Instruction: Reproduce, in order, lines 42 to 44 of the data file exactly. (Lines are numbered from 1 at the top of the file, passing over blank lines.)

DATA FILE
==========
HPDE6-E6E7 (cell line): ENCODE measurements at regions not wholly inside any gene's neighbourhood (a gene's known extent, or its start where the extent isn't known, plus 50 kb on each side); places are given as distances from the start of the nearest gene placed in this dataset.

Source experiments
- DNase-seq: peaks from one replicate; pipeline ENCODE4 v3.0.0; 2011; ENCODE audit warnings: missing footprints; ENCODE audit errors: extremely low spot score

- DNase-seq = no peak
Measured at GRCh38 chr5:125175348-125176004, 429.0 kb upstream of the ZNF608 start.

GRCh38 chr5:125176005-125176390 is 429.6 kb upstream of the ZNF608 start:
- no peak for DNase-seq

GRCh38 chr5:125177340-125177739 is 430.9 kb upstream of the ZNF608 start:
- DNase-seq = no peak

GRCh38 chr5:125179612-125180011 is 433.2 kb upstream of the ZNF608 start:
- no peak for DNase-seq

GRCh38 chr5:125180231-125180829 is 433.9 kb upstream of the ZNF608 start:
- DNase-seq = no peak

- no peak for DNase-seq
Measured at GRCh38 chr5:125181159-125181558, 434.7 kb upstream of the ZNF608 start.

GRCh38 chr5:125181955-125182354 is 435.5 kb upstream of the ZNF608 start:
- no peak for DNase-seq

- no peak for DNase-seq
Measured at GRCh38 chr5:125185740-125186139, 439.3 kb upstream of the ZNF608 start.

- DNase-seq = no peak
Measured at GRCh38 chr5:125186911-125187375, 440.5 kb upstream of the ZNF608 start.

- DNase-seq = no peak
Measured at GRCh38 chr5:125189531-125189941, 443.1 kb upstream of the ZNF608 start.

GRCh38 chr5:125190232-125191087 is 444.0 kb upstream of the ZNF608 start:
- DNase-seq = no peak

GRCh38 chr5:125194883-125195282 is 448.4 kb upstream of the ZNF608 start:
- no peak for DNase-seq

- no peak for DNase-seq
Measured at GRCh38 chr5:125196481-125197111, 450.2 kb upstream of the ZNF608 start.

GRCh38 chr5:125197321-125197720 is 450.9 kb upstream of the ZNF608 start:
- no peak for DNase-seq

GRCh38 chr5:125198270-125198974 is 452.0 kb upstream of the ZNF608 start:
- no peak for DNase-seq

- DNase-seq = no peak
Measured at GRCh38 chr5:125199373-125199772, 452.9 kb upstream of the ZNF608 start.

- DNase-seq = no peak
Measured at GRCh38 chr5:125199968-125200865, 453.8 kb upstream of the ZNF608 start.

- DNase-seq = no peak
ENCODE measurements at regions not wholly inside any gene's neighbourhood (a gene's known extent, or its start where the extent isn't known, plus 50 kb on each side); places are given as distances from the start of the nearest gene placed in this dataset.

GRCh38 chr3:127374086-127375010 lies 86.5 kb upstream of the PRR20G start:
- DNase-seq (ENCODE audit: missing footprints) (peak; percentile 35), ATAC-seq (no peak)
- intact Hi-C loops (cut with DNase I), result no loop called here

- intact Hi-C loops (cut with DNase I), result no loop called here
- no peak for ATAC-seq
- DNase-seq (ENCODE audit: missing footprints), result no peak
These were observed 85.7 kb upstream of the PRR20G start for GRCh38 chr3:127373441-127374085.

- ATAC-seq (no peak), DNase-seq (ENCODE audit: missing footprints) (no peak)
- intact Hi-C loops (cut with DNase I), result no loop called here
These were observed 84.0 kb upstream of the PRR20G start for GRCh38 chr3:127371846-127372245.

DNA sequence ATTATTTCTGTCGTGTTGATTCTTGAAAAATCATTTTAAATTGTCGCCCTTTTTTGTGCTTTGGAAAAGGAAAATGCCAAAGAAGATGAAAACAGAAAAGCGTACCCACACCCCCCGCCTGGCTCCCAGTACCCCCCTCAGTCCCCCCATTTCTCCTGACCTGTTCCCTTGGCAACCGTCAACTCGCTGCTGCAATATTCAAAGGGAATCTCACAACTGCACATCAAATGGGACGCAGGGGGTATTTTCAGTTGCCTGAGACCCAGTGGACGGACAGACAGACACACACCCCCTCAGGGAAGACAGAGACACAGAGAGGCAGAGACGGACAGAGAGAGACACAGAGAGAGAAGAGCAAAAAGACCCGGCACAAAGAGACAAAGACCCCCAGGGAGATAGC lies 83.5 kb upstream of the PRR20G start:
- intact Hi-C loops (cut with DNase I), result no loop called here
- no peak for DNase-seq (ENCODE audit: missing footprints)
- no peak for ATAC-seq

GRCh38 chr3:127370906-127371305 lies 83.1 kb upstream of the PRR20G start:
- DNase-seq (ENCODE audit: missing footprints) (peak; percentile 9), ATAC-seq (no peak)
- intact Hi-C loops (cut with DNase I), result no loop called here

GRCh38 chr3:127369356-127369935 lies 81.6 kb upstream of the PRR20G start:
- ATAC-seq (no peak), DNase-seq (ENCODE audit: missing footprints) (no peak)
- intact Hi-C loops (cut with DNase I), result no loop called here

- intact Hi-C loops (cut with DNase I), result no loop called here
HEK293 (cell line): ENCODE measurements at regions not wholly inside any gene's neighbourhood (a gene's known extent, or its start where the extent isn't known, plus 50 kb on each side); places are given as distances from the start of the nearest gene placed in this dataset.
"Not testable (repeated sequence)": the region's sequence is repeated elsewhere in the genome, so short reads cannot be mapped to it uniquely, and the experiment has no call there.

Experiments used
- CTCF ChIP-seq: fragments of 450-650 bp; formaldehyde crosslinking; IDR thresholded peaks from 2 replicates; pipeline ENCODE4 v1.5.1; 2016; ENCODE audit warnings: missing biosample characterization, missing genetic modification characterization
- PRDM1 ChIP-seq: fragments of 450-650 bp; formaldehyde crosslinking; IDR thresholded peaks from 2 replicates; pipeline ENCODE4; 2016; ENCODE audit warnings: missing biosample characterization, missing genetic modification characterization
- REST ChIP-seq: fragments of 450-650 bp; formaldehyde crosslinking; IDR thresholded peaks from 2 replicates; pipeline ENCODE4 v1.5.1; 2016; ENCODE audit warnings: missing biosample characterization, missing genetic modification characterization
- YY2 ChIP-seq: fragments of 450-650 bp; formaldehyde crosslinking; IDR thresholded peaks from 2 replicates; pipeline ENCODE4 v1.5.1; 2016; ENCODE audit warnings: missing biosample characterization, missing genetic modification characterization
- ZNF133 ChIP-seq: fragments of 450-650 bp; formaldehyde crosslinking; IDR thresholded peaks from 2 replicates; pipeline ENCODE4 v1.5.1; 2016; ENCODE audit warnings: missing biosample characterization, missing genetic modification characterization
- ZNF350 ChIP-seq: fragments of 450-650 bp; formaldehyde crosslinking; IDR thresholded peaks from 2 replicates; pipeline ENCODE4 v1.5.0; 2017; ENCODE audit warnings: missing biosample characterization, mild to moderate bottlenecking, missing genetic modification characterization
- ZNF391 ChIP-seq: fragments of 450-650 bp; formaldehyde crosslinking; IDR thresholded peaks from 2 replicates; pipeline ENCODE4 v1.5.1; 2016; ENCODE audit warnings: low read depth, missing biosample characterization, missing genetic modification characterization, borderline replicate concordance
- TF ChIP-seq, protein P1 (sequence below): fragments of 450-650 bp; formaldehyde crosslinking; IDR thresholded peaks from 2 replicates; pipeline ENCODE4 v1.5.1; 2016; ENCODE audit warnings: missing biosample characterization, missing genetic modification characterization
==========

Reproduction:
- intact Hi-C loops (cut with DNase I), result no loop called here

- intact Hi-C loops (cut with DNase I), result no loop called here
- no peak for ATAC-seq